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St. Augustinegrass [Stenotaphrum secundatum (Walt.) Kuntze] has low freezing tolerance and suffers winter injury in the southeastern United States. Laboratory methods have determined that the lethal cold temperature of St. Augustinegrass stolons and buds is between -4.5 °C and -7.7 °C. The field survival of St. Augustinegrass to winter freezing is poorly known because most field reports have been based on a single location experiencing a single winter minimum air temperature. The objective of the study was to assess the winter survival of St. Augustinegrass cultivars across a range of winter minimum air temperatures occurring in experimental plantings at 24 Florida counties, following a severe Arctic cold front that moved through Florida beginning 21 Dec. 1989. Except for two counties, the limit for St. Augustinegrass winter survival was a minimum air temperature between -6 °C and -9 °C. Based on a nonlinear estimate using a 3-parameter sigmoidal model (r 2 = 0.70, P < 0.0001), 50% survival of St. Augustinegrass would be predicted at -7.9 °C. Time since planting had no relationship with survival. Differences among St. Augustinegrass cultivars were observed at only two counties.

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Abstract

Bermudagrass (Cynodon spp.) turf in subtropical Florida normally requires higher levels of N than other grasses and frequently requires pesticide applications. Three sequential 2-year cycles of clonal selection were performed in replicated field plots to recognize bermudagrass germplasm adapted to suboptimal fertilization and natural pest infestation. Low fertility, 19 to 25 g N·m−2, was applied yearly, including the establishment phase. No nematicides, fungicides, or insecticides were applied. Severely damaging mole cricket (Scapteriscus sp.) populations were left uncontrolled. Among 95 clones, 4 experimentals (FB-109, PI-291586, T-72-54, and FL-2400) survived repeated cycles with relatively high turfgrass coverage and quality. Among cultivars, only ‘Tifgreen-II’ and ‘Ormond’ performed well. African introductions and artificially-induced mutants of hybrid cultivars were the best sources of adapted germplasm. Although the mechanism of this adaptation is unknown, field tests were an effective prescreening method for clonal selection.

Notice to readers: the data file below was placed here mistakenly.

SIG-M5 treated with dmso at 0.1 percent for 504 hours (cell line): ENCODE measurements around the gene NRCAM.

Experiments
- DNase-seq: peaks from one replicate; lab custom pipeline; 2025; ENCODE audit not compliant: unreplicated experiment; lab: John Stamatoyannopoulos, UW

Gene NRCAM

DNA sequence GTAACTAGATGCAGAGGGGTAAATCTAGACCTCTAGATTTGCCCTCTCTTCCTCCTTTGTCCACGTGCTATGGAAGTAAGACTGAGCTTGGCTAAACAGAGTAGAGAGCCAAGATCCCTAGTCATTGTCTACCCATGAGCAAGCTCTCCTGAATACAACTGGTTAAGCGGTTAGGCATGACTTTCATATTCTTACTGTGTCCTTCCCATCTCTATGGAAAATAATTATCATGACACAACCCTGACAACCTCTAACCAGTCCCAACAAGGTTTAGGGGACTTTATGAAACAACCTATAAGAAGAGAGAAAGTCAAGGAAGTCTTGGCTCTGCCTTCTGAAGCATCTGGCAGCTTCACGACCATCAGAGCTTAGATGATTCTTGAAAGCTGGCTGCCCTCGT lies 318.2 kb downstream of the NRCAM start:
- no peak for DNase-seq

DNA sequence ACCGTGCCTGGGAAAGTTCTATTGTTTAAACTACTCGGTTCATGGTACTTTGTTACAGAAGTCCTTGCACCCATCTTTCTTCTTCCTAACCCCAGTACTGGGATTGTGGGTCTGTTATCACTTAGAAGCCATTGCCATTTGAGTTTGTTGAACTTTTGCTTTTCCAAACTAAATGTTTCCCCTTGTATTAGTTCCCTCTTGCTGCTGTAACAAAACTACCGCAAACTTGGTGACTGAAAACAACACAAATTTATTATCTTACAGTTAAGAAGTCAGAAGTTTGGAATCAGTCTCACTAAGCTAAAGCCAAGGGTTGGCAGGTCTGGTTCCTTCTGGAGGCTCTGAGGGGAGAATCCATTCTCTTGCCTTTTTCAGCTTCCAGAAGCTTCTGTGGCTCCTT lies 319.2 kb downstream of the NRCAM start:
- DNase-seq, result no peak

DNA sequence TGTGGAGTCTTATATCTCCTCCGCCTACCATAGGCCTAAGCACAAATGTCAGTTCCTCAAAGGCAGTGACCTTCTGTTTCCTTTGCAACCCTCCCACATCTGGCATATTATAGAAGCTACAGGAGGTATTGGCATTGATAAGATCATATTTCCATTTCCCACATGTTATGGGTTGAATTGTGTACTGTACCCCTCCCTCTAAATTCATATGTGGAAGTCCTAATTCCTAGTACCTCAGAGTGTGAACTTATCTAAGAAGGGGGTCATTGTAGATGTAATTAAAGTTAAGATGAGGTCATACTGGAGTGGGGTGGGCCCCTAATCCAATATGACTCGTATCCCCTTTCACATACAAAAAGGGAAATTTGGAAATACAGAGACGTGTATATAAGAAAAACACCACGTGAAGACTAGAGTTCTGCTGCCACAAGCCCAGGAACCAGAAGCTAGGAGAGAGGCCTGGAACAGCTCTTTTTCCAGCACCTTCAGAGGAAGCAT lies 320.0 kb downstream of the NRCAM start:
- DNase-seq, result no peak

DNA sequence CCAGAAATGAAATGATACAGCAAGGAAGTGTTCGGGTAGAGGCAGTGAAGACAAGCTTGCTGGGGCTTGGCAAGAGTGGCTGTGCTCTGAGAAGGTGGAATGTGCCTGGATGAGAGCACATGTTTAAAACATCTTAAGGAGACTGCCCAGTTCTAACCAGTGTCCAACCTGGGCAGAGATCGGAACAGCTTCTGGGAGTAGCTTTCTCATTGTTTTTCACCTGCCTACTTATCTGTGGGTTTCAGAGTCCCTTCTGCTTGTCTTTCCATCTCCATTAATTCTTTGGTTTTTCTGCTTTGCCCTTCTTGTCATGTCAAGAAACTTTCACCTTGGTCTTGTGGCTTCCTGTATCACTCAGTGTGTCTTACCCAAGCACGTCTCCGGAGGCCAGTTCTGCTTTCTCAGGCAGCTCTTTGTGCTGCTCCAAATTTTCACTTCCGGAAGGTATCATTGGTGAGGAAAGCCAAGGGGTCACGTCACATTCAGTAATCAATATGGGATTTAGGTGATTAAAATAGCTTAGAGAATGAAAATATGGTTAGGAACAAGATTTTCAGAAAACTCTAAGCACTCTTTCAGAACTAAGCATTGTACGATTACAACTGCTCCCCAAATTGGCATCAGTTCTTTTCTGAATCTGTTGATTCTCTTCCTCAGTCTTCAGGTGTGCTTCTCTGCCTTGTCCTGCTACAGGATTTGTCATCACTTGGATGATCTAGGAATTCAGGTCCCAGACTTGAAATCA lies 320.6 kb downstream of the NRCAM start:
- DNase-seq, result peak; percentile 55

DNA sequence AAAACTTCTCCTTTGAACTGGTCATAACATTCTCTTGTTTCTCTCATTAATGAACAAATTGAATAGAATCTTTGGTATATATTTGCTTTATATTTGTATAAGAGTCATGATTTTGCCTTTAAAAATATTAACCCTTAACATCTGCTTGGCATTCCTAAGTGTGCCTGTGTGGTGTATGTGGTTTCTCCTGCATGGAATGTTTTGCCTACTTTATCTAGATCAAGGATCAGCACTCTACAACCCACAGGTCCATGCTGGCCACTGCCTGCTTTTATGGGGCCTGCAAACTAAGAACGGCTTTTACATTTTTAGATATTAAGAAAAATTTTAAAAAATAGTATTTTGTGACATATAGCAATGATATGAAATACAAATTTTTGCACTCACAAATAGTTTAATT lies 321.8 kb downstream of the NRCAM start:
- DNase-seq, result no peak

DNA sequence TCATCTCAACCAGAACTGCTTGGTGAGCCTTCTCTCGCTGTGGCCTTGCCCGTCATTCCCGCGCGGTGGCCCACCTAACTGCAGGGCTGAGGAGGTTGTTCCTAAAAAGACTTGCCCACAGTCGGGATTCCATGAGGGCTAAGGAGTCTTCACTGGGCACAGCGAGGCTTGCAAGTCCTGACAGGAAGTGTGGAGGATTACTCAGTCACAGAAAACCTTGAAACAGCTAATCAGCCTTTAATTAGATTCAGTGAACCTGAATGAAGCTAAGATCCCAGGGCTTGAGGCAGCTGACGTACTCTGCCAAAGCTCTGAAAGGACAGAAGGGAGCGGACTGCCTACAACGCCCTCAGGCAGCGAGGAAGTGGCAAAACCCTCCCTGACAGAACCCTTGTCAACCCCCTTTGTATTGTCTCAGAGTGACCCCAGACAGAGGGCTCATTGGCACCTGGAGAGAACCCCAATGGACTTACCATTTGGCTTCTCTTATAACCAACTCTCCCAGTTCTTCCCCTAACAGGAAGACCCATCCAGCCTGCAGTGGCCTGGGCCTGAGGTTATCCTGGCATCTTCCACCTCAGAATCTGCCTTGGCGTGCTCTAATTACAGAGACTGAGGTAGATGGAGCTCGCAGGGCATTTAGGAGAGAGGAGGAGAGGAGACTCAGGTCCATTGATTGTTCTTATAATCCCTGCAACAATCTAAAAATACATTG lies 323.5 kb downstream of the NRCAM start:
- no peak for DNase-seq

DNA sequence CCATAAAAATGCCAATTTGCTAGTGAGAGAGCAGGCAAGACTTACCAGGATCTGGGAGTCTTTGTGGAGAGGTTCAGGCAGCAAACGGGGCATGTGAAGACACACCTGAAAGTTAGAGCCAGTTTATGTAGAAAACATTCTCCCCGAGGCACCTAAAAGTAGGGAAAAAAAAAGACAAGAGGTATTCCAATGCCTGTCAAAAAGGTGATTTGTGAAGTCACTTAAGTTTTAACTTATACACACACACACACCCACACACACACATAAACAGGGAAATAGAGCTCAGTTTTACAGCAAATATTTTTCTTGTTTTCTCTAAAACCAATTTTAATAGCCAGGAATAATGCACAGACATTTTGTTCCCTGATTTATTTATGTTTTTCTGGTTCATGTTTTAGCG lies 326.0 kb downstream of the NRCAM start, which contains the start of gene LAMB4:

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Abstract

Visual evaluations of a 5-year-old replicated planting of 63 zoysiagrass (Zoysia spp.) genotypes in southern Florida showed highly significant (P < 1%) differences in overall vigor and survival, flight selections and 2 commercial cultivars (‘Emerald’ and ‘Meyer’) were sodded at 2 distant sites. Selected genotypes (FZ-28, FZ-80, FZ-26, and FL-1753) were significantly better adapted, had significantly less weed encroachment and greater vigor and ground coverage, than Emerald or Meyer. The latter commercial cultivars were unacceptable in most evaluations. Furthermore, FZ-28 and FZ-80 had low sting nematode (Belonolaimus longicaudatus Rau) counts and FZ-28 had few eggs of Banks grass mite (Oligonychus pratensis [Banks]). Sod webworm (Crambus spp.) infestation appeared to be another variable closely associated with adaptive differences among genotypes and explained serious establishment problems at some sites. Zoysiagrass was successfully established as a turf only on one site involving fumigated soil and generally proved poorly suited for this subtropical region.

Open Access

Phenoxy and related herbicides used in turfgrass have the potential for volatilization and movement from treated areas. Three studies assessed potential injury to subtropical landscape plants caused by volatile turf herbicides in polyethylene enclosures. Phenoxy herbicide mixtures were emphasized. There were significant differences among the seven landscape species tested. The most sensitive species were african marigold (Tagetes erecta), joseph's coat (Alternanthera ficoidea), and tomato (Lycopersicon esculentum). Severe injury was caused by exposure to herbicides containing 2,4-D isooctyl ester and MCPA isooctyl ester. Exposure to individual active ingredients 2,4-D dimethylamine, dicamba acid, atrazine, and metsulfuron resulted in no injury to the species tested.